Billy Squire

Cheap Tunes Tuesday: Billy Squier

Rediscovering artists is akin to hearing fresh, new music sometimes. You forget a group that maybe you only heard in passing, or maybe even a band you loved years ago. Today’s artist came at suggestion from a loyal reader—this artist is one I’m familiar with, but can say with certainty haven’t listened to a full album in years, if ever.

William Squier was born in Massachusetts in 1950. While growing up, he played a little piano and guitar for fun, but never really took it all that seriously. Not necessarily an avid music listener either, he learned about John Mayall’s Bluesbreakers (featuring the slick guitar work of Eric Clapton) and was hooked. He took actual piano lessons for a couple years and eventually bought his neighbor’s guitar for $95. While never taking lessons for the latter, that ended up being the instrument of choice. William began playing local shows in Boston in 1968—the same stages he saw Eric Clapton play with the band Cream. He would start a couple bands, both with fledgling success. William thought he and his band mates could benefit from him attending Berklee College of Music in 1971—but his stint was brief and he found the allure of the rock star life too appealing to give up for years of studying.

Some of William’s band work garnered positive attention. The band Piper was hailed by critics and reviewed Squier favorably. Since the band was managed by the same group as Kiss, they got some major exposure—but ultimately William, now known as Billy, just didn’t see himself as a good fit. Capitol Records had enough faith in him to offer a solo deal, and his debut record was released in 1980.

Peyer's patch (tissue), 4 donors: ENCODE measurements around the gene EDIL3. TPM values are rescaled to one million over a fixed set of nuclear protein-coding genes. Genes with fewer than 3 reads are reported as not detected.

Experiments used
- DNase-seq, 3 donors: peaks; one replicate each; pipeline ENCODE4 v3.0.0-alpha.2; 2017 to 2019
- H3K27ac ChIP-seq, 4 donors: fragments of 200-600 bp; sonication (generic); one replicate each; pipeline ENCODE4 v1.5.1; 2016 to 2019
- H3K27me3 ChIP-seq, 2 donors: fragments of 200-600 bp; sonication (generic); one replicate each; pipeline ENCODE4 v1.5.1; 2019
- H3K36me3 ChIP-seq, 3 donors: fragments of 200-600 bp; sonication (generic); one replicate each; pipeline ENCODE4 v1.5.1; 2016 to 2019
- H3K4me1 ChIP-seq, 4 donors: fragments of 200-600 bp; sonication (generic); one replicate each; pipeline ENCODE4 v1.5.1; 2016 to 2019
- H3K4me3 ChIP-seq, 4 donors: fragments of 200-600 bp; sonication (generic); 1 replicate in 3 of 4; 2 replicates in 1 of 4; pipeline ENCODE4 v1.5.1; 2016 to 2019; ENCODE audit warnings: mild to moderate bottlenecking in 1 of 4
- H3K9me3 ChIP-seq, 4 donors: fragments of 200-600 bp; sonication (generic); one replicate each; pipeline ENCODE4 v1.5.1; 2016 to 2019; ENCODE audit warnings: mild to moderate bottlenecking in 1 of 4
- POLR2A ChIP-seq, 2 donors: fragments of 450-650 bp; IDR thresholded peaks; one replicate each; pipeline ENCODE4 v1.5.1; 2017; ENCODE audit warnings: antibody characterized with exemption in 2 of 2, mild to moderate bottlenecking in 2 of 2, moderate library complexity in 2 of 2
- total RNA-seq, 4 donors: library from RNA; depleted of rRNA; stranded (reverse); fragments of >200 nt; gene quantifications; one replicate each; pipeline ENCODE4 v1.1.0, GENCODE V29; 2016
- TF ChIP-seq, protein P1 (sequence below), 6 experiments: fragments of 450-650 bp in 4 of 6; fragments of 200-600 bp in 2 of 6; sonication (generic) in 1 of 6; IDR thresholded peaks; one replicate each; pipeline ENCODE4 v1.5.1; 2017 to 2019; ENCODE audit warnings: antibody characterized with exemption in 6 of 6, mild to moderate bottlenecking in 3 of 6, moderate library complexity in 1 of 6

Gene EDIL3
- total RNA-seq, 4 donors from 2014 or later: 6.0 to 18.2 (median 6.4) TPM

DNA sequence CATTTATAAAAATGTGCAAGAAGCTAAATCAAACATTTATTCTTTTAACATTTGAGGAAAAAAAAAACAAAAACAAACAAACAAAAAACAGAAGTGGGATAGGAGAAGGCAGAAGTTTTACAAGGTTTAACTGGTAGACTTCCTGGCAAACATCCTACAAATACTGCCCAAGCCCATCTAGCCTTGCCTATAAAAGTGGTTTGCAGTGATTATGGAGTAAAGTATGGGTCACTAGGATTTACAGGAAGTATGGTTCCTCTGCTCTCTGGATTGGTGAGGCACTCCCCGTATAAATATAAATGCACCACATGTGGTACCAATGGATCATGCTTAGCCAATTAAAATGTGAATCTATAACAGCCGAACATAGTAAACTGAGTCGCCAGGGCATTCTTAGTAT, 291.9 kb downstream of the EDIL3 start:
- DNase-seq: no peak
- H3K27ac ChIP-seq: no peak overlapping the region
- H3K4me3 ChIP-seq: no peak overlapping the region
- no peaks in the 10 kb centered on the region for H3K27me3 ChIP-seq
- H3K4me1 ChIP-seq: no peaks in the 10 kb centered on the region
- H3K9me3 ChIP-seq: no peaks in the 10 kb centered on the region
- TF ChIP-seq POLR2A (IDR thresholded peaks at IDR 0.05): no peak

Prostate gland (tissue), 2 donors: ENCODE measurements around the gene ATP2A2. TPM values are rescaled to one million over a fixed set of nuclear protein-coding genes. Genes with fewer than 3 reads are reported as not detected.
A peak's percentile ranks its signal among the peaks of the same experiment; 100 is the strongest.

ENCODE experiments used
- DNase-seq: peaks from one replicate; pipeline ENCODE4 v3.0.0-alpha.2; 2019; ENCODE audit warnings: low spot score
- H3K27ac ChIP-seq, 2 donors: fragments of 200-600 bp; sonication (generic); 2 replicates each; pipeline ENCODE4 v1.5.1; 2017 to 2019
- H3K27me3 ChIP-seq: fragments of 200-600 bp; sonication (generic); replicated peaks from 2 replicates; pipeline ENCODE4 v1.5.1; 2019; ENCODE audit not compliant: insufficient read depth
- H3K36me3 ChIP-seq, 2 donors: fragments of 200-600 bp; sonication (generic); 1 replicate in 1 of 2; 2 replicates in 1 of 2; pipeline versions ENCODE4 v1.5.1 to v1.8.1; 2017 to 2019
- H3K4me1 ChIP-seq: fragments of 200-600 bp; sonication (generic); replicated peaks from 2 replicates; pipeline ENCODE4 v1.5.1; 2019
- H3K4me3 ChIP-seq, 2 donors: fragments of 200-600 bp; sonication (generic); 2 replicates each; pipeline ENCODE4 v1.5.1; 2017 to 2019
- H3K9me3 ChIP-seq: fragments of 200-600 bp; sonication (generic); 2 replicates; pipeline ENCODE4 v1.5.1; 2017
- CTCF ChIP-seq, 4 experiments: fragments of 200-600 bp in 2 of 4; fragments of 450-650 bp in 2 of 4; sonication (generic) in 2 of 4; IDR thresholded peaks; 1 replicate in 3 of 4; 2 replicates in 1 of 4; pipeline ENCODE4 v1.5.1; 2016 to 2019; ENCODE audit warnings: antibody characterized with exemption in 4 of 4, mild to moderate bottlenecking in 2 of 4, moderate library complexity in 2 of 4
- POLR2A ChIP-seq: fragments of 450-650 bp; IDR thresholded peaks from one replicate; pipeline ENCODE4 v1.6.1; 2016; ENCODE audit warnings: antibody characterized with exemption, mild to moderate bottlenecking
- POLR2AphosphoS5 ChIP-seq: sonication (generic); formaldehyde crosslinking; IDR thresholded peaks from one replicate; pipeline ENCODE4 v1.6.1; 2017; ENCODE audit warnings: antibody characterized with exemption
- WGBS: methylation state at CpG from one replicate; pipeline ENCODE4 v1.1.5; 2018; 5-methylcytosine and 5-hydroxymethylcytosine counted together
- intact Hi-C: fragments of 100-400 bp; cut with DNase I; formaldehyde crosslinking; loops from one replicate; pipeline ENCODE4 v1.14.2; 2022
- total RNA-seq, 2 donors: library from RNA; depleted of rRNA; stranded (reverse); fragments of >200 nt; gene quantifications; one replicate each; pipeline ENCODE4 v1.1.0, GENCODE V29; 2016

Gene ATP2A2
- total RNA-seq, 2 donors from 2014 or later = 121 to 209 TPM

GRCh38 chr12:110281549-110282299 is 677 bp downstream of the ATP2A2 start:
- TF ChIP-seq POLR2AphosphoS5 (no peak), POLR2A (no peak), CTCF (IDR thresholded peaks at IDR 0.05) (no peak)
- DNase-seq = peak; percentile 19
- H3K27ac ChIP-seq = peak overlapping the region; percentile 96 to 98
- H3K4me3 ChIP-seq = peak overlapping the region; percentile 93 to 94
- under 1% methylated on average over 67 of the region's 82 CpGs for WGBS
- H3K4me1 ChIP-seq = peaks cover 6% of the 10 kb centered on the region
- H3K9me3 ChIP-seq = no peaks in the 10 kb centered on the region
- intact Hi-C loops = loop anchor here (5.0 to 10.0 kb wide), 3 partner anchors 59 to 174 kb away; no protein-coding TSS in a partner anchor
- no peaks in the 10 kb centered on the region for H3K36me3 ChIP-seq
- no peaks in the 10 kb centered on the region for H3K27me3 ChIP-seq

Today I’m listening to the sophomore follow-up Don’t Say No which came out in April of 1981. Featuring hit single “The Stroke,” the album itself skyrocketed to the top 5 of the Billboard 200 and stayed on the charts for over two years, impressive for an act most people probably have forgotten about. The album would be certified Gold by the RIAA within three months and platinum within five. Another major music feat happened that year; MTV was formed in August of 1981. Squier definitely benefitted from being popular in the moment, and MTV putting his videos on consistent rotation. As of today, the album has sold over 5 million copies worldwide.

Billy Squier simply isn’t one of those names you think of when iconic 80’s rock comes to mind—and he doesn’t fit the bill of the hair metal, or the rock ballad standards classic to the era. I think that’s what makes his music so good—it was rock in a time when rock was a bit short on rocking. His studio work reminds me a bit of The Black Crowes or even early, stripped down Van Halen.

His next two records also would go platinum quickly, and Squier made a solid name for himself. Beyond that, his success was fleeting in the ‘90s and while he still tours today, the popularity isn’t like it was. He’s currently married to a former German professional soccer player and is an active volunteer for the Central Park Conservancy in NYC. He physically maintains 20 acres of the park, no small feat.

This likely isn’t in your rotation, and unless you’re somewhere in your forth decade, this may never have been. But either way, give Don’t Say No a shot today. Being 38 years old, the album holds up extraordinarily well, and you could convince me it came out yesterday. You could listen to it in the dark if you wanted, I wouldn’t say no.

Top 3 Tracks:

  1. Lonely Is The Night
  2. The Stroke
  3. In The Dark


About Austin Krueger

Austin works as a cost analyst for TDS Telecom in the Government and Regulatory Affairs team. He has a marketing degree from UW-Whitewater and has worked in various departments including marketing, sales and network services since joining TDS in 2004. He is a huge sports fan – if he’s not at work, odds are you can find him at Miller Park, Lambeau Field, Camp Randall or the Kohl Center watching the game. In his spare time, he’s chairman of a local non-profit, avid music fan, rec sports MVP and an early adopter when it comes to most new technologies.


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